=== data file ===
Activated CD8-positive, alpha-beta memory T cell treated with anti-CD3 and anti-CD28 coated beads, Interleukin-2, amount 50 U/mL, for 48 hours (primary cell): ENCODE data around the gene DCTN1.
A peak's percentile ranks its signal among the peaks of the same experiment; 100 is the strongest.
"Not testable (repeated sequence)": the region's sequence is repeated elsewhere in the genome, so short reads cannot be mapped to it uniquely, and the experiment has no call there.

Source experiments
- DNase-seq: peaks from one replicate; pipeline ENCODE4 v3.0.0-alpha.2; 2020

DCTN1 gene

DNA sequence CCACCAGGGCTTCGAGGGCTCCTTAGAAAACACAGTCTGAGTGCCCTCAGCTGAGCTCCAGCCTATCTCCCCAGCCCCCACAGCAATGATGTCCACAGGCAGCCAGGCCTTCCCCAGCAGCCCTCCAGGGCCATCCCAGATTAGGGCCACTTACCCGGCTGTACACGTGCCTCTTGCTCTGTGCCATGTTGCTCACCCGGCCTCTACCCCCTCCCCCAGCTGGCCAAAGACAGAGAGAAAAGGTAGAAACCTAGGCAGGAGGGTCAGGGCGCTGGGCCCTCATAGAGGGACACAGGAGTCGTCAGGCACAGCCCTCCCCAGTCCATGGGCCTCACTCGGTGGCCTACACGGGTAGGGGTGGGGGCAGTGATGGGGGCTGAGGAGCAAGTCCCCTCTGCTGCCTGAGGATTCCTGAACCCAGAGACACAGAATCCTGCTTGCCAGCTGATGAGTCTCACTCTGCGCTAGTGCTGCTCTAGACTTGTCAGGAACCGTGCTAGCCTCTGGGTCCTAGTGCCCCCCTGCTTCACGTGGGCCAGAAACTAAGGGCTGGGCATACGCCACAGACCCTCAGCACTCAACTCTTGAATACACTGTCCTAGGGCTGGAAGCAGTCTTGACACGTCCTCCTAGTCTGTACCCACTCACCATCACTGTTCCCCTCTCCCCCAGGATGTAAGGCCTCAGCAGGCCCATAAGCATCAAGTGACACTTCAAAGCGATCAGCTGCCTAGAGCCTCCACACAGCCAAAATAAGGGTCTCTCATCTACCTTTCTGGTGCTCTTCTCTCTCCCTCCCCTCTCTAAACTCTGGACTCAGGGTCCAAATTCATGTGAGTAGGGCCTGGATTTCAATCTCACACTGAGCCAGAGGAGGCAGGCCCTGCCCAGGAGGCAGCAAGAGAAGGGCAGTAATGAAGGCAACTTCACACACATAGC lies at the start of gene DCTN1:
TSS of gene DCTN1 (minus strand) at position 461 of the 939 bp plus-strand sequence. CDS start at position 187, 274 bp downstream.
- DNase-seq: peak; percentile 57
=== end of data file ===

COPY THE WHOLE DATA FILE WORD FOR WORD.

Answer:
Activated CD8-positive, alpha-beta memory T cell treated with anti-CD3 and anti-CD28 coated beads, Interleukin-2, amount 50 U/mL, for 48 hours (primary cell): ENCODE data around the gene DCTN1.
A peak's percentile ranks its signal among the peaks of the same experiment; 100 is the strongest.
"Not testable (repeated sequence)": the region's sequence is repeated elsewhere in the genome, so short reads cannot be mapped to it uniquely, and the experiment has no call there.

Source experiments
- DNase-seq: peaks from one replicate; pipeline ENCODE4 v3.0.0-alpha.2; 2020

DCTN1 gene

DNA sequence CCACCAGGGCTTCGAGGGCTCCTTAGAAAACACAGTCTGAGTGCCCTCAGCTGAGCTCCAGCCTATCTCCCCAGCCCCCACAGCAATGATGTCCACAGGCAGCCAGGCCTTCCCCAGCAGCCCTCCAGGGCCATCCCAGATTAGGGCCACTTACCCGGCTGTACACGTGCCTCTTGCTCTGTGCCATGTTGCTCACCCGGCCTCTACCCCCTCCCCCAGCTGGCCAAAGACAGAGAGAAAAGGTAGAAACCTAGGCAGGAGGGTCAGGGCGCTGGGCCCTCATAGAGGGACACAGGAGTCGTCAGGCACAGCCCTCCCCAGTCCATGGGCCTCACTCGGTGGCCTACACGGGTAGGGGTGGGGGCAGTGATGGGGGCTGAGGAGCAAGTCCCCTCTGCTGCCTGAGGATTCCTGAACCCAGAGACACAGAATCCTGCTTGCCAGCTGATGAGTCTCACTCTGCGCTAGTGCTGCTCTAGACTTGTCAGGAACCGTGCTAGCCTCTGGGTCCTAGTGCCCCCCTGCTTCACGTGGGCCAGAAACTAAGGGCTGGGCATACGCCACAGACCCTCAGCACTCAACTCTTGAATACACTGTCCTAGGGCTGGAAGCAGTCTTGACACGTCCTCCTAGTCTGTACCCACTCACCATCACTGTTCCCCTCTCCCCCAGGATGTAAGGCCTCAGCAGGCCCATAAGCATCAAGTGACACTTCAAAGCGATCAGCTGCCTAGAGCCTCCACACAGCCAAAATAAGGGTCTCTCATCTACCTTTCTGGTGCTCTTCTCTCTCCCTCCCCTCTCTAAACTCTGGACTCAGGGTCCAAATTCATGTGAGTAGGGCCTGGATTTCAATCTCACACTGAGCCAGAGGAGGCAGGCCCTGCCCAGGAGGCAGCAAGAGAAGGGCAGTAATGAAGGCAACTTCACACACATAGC lies at the start of gene DCTN1:
TSS of gene DCTN1 (minus strand) at position 461 of the 939 bp plus-strand sequence. CDS start at position 187, 274 bp downstream.
- DNase-seq: peak; percentile 57